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Fair Trade Labels Get Debated, Switched and Created

For years the Fair Trade movement, and consumers, have grappled with issues around labels, certification systems, and credibility. This summer such debate is heating up, especially in Europe, where most international certification organizations are based. The following recent developments evidence mounting attention, concern and opportunities related to label issues:

Equal Exchange, the largest Fair Trade organization in N. America, recently switched its label and certification system to IMO’s Fair for Life from FLO/TransFair USA’s Fair Trade Certified. Equal says that one reason is to submit its own company to the comparable scrutiny of producer organizations. That provides customers with an extra level of information and confidence about the final seller as well.

Ecocert, based in Europe like FLO and IMO, launched a new certification and label that the organization describes as Fair Trade, solidarity and responsibility. FTRN has not yet confirmed that other Fair Trade Organizations recognize the new label, Ecocert ESR, as Fair Trade.  In Belgium, one company, Ethiquable, has launched its first Ecocert ESR certified products: potato crisps from Peru, as well as a chocolate bar from Ecuador. Further details in Trade for Development Centre article.

Earlier this year, the World Fair Trade Organization certified its first member to pilot WFTO’s new certification system for handicrafts, called SFTMS, and use the interim label “Certified Fair Trade.” Details at WFTO.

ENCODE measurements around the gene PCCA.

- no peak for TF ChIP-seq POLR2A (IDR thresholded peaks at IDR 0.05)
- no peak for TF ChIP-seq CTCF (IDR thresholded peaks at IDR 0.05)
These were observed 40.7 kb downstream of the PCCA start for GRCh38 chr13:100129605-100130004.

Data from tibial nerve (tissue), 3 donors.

During much of 2010, TransFair USA has been developing a pilot apparel certification, to benefit cotton farmers and sewing workers. The Fair Trade Certified label would be available for the first time on apparel. Details at TransFair USA.

FLO has begun a year-long process revamping its framework for Fair Trade Certified standards. Expert comment is now being welcomed at FLO.

In France, the world’s first government authority on Fair Trade has been established. The official agency, the National Fair Trade Commission (CNCE), lends legal and statutory support to Fair Trade. It appears to recognize at least 3 Fair Trade identification systems: FLO; Ecocert; Artisans du Monde. Further details in Trade for Development Centre article.

On June 10-11 in the Netherlands, key organizations debated the future role of eco-labels, the evolution of organic and Fair Trade certification, carbon & water footprints, ethical sourcing, sustainable packaging, retailer strategies and ethical consumer behavior. Details at Sustainable Foods Summit.

At Fair Trade Futures, expected to be the largest Fair Trade conference in N. American history, one of the key debates is titled “Is Certification Compatible with Fair Trade?” Other workshops and debates are likely to focus on labels and certifications as well during the September 10-12 conference outside Boston. Details at Fair Trade Futures.

2 Comments

  1. Thanks very much for this update. While these different certification approaches necessitate a lot of analysis to shift through differences and standards, I am glad to see that the movement is expanding approaches to get us closer to the goal of fairer trade for all.

  2. I agree with Jackie. Having multiple certification systems is not necessarily a bad thing, rather it is an indication that fair trade is pushing people towards ethical consumerism. This is great, as more companies adopt ethical policies, and practices.

    Perhaps the role of FLO and FLO-cert is moving from certification of the products and producers, towards certifying the certification process itself – meaning that they can provide advice on converting producers to fair trade equivalents, and what prices might be paid, what standards should be accepted…basically provide the framework for certification to be easier for organisations to do.

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